The title is a bit clunky, but we’ll digress about that later.
Before I delve into posts about schools of thought, I got to thinking about why some would appeal to this group of people and others would appeal to that group of people, and why, even when we adhere to a certain school of thought, how we may fail to integrate the teachings properly. I came to the conclusion that there are two factors: Temperament/personality, and Logic skills. This week we’ll cover temperament and your personality and how they could influence the conclusions one comes to. Next month we’ll cover logic, and then we can dive into schools of thought.
Temperament and personality have been a source of study for ages. As stated in this CrashCourse video, defining one’s personality is one of the ways we try to pin down what the Self is. (Which is a whole other series of shows.) Temperament and personality are not the same things, though in casual speech we may confuse them.
Though not universally agreed upon, (the nitpicky details are still argued.) Temperament is the traits one inherits, your biological predispositions that are decided upon by your genetics, whereas personality is a set of fairly predictable behaviors developed over time, and are influenced by your temperament, environment, and nurture. Current personality research is attempting, with some success, to find the links between the two. Finding reading material on where the two cross is a bit tricky. Lumen Learning has a page on the overall study of Personality and how it is theorized to arise both biologically and otherwise.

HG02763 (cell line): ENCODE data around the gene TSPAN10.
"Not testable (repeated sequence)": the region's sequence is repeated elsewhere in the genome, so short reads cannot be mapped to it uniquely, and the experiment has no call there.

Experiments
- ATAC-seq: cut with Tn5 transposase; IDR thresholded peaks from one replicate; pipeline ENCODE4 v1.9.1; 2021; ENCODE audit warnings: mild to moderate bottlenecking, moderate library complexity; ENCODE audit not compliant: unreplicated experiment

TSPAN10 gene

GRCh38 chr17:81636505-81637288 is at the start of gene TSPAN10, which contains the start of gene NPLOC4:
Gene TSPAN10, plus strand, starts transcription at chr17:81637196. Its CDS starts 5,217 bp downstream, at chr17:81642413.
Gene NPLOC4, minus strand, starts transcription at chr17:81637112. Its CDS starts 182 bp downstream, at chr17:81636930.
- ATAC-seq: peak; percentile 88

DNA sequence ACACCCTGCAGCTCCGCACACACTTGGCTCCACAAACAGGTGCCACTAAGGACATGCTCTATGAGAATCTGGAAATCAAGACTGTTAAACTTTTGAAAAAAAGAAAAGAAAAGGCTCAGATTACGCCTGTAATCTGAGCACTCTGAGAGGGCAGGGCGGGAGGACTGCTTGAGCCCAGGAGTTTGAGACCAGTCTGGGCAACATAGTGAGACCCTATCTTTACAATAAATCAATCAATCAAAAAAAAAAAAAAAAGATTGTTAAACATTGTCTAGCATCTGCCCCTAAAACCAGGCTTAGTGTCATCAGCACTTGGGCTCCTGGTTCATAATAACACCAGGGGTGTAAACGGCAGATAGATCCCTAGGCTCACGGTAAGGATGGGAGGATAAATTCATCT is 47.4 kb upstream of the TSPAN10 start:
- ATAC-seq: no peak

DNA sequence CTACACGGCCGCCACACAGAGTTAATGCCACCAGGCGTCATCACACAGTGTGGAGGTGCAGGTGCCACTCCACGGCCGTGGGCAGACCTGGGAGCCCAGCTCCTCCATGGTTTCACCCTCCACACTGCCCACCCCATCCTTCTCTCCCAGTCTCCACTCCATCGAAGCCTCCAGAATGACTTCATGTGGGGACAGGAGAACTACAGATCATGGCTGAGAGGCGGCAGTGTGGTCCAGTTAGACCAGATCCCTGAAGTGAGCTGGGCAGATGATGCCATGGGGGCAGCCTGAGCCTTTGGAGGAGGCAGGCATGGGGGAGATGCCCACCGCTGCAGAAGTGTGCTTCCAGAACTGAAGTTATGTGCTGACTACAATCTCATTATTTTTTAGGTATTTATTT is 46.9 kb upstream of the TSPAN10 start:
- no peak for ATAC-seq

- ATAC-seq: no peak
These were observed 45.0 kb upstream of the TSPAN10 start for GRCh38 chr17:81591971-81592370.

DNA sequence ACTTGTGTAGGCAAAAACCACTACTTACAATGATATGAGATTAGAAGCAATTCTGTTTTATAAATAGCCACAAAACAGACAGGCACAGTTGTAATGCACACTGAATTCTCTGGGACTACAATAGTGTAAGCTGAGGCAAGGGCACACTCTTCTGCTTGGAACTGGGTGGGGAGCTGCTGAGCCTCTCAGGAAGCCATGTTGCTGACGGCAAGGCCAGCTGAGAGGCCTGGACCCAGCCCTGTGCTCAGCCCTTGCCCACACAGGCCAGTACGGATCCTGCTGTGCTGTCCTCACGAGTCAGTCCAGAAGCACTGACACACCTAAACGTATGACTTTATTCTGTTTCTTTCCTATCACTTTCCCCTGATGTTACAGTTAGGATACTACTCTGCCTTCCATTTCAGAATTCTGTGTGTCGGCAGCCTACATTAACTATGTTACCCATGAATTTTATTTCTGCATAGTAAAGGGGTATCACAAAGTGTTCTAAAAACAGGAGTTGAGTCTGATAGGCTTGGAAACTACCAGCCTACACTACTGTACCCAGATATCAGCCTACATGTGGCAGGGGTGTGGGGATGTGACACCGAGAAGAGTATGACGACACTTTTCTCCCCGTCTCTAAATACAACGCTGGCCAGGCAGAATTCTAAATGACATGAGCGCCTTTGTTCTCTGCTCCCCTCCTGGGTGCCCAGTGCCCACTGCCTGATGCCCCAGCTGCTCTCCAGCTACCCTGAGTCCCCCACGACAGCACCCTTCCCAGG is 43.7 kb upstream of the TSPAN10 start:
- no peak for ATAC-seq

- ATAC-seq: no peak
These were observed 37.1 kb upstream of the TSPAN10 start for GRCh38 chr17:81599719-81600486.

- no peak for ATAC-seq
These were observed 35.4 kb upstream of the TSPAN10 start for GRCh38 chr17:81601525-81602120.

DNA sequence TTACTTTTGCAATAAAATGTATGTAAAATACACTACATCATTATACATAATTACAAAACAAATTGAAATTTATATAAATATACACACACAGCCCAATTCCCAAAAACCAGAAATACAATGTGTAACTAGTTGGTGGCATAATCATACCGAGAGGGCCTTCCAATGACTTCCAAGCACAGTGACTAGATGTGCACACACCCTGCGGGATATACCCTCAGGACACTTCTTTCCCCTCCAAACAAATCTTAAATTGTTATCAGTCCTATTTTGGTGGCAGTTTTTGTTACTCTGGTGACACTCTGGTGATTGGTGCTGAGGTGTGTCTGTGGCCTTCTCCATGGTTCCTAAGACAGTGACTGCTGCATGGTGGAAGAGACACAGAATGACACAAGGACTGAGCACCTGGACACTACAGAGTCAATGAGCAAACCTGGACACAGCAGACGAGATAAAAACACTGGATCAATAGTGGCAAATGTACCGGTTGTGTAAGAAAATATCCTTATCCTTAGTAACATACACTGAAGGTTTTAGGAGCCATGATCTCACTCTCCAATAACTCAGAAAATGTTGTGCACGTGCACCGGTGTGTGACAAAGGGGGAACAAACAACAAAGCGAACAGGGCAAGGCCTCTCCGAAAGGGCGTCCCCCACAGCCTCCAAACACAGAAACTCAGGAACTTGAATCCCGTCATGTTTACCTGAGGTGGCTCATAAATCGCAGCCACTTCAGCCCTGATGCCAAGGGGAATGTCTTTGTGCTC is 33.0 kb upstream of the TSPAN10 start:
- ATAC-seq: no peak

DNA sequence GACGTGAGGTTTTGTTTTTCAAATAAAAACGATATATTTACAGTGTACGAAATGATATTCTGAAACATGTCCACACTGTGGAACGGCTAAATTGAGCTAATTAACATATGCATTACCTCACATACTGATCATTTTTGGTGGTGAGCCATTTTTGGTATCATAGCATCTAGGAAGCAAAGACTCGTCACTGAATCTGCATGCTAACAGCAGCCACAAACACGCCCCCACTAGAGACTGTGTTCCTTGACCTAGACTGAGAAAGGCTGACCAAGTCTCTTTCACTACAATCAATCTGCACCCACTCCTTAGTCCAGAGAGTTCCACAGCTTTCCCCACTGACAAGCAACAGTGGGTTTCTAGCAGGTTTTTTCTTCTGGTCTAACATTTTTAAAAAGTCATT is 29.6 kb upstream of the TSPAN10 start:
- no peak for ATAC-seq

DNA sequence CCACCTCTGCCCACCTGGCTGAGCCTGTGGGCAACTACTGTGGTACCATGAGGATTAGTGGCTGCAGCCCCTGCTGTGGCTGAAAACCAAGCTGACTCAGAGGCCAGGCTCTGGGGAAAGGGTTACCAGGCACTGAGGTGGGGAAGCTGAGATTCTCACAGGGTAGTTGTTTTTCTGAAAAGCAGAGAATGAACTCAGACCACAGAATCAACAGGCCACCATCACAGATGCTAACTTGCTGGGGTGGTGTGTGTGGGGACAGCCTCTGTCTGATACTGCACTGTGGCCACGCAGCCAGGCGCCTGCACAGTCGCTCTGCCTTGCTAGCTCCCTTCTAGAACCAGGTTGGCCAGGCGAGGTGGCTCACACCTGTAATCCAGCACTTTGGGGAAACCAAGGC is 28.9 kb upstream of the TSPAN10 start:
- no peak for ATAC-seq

Now this is the point in pop-psychology where we’d talk about your Myers-Briggs Type (INFP), which Hogwarts House Pottermore sorted you into (Hufflepuff), or what kind of dog (Samoyed- Ohmygodimsofluffy) Buzzfeed thinks you are. Yes, Myers-Briggs is not considered a valid psychological personality type. It has some issues. (Though based on Jung’s cognitive concepts, some argue it misunderstood/misused his ideas.)